Qioptiq, an Excelitas Technologies® Company, recently introduces the new 1.73x Tube Lens as a widely desired addition to the mag.x system 125. Representing a new class of optical systems that enable microscope-like resolution with wide fields-of-view to support modern high-resolution sensors, the 1.73x Tube Lens makes the mag.x system 125 a perfect match for sensors with the 35 mm camera format.
Sierra-Olympic Technologies offers New Imaging Technologies’ (NIT) wide-dynamic-range (WDR), indium gallium arsenide (InGaAs) shortwave infrared (SWIR) sensors and camera systems. This new SWIR imaging product family delivers a dynamic range greater than 140dB in a single snapshot, without any processing or tone mapping. Ideal for biomedical, laser measurements, welding, semiconductor, art inspection, and process control, the NIT WDR sensors’ internal Fixed Pattern Noise correction offers high uniformity images under all lighting conditions.
Coherent has recently introduced the new OBIS CORE LS laser which utilizes the unique Optically-Pumped Semiconductor Laser (OPSL) technology inside a scaled-down package optimized for analytical instrumentation. The new OBIS CORE LS measures a miniscule 52 mm x 27 mm x 12 mm—a volume reduction of 84% relative to the standard OBIS—yet delivers uncompromising output power and beam quality at a variety of biologically-useful wavelengths ranging from 488 nm to 594 nm.
PI (Physik Instrumente) has released a new catalog of its magnetic direct drives and air bearing technology solutions, including actuators, linear stages, multi-axis gantry systems, and customized systems. Application-specific solutions include precision automation in optics and semiconductor manufacturing, assembly, and test equipment.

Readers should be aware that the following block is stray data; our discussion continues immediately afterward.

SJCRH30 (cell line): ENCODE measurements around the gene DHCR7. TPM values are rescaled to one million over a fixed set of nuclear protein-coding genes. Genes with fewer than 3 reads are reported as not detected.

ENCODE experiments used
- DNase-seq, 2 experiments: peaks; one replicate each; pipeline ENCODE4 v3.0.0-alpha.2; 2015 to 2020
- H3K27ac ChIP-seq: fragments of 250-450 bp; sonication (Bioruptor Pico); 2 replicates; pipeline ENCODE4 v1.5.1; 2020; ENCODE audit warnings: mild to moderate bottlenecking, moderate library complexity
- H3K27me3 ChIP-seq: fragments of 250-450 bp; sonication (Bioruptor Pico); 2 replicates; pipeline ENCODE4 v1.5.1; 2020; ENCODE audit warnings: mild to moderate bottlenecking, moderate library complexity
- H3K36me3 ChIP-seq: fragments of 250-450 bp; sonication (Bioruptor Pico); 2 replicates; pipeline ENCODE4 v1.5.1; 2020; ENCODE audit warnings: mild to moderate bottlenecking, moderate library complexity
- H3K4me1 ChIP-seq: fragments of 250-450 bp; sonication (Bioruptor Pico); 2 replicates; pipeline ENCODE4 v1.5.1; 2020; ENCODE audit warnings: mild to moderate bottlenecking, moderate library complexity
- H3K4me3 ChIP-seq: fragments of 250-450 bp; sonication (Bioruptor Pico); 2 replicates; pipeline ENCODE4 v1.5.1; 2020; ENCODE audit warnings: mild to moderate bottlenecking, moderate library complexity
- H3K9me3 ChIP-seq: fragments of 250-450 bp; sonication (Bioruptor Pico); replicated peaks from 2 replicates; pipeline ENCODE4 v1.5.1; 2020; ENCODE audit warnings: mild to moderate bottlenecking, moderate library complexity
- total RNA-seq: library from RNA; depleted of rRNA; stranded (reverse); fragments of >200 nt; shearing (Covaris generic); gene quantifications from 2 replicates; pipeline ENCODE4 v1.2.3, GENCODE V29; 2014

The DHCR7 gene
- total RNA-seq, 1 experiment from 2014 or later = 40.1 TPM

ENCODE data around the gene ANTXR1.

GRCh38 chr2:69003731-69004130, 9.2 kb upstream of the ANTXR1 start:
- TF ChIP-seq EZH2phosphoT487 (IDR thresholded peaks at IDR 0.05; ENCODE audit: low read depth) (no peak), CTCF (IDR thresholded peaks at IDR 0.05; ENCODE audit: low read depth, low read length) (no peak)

Physicists at the Technical University of Munich, the Los Alamos National Laboratory and Stanford University (USA) have tracked down semiconductor nanostructure mechanisms that can result in the loss of stored information – and halted the amnesia using an external magnetic field.
Researchers at the University of Rochester have shown that defects on an atomically thin semiconductor can produce light-emitting quantum dots. The quantum dots serve as a source of single photons and could be useful for the integration of quantum photonics with solid-state electronics – a combination known as integrated photonics.
A*STAR researchers have performed theoretical calculations to explain why semiconductor microspheres embedded with metal nanoparticles are so good at using sunlight to catalyze reactions.